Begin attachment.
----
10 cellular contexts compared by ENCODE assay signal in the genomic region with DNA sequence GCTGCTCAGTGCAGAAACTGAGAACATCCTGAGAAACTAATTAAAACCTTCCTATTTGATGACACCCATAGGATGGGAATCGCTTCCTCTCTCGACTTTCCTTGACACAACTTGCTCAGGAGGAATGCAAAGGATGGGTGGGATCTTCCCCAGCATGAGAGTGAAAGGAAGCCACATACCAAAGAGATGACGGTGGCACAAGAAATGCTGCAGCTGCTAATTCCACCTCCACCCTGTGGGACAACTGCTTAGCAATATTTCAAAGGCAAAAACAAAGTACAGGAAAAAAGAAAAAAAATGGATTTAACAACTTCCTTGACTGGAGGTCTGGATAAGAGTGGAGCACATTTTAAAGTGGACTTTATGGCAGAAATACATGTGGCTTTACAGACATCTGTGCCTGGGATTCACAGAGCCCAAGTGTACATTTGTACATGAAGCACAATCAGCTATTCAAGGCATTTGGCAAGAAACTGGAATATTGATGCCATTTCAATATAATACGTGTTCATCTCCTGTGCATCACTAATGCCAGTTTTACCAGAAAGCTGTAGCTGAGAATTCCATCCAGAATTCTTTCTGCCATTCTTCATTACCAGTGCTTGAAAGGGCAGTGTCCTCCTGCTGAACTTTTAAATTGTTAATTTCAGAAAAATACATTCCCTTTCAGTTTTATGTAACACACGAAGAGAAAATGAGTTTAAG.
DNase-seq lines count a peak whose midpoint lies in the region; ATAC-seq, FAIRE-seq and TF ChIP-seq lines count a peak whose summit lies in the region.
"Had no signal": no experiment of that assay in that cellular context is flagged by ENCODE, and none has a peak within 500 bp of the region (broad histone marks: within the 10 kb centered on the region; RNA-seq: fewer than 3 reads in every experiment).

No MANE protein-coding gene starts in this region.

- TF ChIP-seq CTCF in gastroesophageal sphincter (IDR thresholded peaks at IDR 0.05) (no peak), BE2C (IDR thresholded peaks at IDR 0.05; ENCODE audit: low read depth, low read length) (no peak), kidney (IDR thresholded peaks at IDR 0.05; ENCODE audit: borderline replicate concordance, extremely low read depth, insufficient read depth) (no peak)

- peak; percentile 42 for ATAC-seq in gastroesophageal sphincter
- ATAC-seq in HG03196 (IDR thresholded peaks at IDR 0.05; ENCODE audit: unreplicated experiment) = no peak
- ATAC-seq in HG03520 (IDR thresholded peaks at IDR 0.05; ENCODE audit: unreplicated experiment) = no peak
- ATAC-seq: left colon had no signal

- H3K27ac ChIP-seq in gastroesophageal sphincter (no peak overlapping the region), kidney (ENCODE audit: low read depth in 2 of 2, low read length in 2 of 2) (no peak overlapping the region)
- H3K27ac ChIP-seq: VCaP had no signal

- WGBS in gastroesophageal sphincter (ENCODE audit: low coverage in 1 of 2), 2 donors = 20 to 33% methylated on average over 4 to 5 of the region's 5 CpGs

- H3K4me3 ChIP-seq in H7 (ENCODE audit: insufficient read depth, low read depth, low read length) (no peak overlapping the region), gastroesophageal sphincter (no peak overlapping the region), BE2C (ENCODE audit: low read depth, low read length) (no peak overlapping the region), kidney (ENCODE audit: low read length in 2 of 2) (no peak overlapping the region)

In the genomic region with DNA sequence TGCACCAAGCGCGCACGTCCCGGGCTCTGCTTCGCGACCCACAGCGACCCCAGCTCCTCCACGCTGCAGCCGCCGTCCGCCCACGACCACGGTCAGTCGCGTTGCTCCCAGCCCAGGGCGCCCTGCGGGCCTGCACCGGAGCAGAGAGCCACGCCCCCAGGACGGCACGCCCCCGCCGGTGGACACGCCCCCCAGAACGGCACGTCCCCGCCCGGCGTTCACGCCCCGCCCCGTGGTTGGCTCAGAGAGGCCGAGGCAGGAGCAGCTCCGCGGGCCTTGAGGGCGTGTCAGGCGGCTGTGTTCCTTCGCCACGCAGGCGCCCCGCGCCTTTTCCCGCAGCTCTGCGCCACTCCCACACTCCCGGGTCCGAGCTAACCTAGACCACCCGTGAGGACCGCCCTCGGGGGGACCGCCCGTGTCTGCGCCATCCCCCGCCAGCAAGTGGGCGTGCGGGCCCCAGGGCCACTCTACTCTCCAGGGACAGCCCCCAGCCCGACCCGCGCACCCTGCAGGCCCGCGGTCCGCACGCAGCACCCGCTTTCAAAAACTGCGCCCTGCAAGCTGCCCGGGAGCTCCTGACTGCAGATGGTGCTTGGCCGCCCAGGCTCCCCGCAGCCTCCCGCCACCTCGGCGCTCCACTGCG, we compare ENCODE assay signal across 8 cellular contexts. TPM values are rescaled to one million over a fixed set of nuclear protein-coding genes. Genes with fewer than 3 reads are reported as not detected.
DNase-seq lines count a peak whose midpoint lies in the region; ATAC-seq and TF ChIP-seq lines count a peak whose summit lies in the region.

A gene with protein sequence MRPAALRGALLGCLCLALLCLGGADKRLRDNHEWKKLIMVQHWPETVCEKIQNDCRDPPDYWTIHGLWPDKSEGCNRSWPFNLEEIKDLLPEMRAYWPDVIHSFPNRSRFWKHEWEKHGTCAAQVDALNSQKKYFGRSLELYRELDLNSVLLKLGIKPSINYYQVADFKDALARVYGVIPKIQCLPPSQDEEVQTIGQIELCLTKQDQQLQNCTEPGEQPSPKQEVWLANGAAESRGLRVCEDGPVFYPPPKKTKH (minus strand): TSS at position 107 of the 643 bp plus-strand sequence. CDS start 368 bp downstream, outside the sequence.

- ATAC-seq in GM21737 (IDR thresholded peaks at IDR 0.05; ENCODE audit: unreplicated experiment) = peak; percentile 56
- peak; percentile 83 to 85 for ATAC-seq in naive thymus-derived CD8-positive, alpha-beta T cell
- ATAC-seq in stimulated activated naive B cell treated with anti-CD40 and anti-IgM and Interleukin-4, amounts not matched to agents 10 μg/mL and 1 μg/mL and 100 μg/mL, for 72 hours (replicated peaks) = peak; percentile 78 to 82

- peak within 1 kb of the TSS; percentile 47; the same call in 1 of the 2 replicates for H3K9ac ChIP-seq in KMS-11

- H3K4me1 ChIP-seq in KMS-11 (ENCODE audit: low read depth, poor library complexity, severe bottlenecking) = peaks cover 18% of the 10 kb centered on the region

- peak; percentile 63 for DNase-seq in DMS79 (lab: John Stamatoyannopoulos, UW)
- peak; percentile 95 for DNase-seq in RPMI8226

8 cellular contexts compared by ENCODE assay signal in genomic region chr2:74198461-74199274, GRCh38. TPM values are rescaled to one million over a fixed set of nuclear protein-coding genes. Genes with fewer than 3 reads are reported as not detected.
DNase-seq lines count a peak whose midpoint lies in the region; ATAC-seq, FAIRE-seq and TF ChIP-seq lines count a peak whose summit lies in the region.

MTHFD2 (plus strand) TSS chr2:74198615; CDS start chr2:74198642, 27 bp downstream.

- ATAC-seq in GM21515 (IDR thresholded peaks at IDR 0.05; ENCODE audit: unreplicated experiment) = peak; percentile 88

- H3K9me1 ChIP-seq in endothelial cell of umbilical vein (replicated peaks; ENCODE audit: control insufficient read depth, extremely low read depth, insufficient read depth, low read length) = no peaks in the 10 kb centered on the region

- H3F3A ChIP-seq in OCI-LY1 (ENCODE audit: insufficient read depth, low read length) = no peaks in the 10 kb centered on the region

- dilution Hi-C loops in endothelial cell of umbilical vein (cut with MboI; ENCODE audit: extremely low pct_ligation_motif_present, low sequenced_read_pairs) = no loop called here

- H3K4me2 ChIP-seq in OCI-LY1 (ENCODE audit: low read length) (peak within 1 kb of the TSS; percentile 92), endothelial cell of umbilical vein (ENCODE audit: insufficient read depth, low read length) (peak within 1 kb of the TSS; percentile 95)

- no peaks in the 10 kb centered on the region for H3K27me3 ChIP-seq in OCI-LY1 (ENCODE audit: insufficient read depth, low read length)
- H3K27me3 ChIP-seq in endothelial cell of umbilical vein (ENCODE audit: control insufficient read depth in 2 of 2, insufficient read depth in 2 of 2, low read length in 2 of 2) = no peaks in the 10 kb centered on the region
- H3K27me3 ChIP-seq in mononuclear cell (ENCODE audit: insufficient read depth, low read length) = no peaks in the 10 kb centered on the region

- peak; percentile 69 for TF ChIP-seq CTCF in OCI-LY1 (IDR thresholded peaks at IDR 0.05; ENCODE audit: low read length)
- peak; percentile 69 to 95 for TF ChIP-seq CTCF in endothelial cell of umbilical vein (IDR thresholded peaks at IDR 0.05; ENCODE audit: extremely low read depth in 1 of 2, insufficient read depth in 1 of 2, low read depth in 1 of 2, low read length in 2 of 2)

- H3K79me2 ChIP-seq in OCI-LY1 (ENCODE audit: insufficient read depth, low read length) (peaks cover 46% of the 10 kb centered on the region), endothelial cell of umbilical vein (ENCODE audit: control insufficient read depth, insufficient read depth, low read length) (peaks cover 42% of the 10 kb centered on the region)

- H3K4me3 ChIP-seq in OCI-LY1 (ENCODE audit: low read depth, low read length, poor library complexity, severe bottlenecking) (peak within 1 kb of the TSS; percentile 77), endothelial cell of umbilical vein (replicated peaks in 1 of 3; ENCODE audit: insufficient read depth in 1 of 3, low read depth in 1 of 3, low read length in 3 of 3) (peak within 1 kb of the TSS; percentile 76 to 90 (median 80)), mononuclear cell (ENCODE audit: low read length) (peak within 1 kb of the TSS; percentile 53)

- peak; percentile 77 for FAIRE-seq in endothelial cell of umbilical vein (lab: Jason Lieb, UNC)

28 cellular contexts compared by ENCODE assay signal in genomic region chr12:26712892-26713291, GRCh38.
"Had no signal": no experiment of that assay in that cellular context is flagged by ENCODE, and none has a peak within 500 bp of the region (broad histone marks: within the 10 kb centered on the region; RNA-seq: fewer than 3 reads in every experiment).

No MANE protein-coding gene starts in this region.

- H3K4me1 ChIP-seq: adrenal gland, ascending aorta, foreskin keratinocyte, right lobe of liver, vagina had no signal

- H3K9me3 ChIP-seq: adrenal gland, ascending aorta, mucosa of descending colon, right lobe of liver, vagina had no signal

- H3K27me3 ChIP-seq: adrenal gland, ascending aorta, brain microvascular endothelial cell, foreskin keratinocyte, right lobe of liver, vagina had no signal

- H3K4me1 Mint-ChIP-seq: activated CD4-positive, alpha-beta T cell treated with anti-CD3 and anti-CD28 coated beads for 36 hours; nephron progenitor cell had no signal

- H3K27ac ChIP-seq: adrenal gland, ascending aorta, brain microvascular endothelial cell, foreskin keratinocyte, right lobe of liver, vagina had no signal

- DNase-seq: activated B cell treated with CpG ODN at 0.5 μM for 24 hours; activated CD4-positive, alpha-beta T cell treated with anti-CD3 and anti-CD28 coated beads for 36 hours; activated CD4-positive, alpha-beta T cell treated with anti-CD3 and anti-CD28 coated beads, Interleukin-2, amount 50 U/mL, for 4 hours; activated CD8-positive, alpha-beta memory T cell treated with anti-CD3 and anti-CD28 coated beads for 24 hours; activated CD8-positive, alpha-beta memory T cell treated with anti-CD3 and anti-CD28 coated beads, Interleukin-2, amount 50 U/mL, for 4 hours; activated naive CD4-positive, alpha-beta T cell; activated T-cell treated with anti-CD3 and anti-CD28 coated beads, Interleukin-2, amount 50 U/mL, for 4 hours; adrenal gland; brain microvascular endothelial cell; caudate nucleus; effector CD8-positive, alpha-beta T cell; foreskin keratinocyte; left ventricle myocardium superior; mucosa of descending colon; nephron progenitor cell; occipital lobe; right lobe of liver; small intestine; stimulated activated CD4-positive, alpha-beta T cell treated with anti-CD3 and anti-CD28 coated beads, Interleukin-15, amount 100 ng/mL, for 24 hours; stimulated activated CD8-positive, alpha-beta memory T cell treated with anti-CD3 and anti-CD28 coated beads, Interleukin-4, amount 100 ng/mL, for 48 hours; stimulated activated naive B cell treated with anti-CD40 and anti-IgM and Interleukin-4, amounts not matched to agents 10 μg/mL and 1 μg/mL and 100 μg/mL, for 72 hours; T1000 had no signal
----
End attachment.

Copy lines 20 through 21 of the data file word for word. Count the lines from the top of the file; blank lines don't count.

- peak within 1 kb of the TSS; percentile 47; the same call in 1 of the 2 replicates for H3K9ac ChIP-seq in KMS-11

- H3K4me1 ChIP-seq in KMS-11 (ENCODE audit: low read depth, poor library complexity, severe bottlenecking) = peaks cover 18% of the 10 kb centered on the region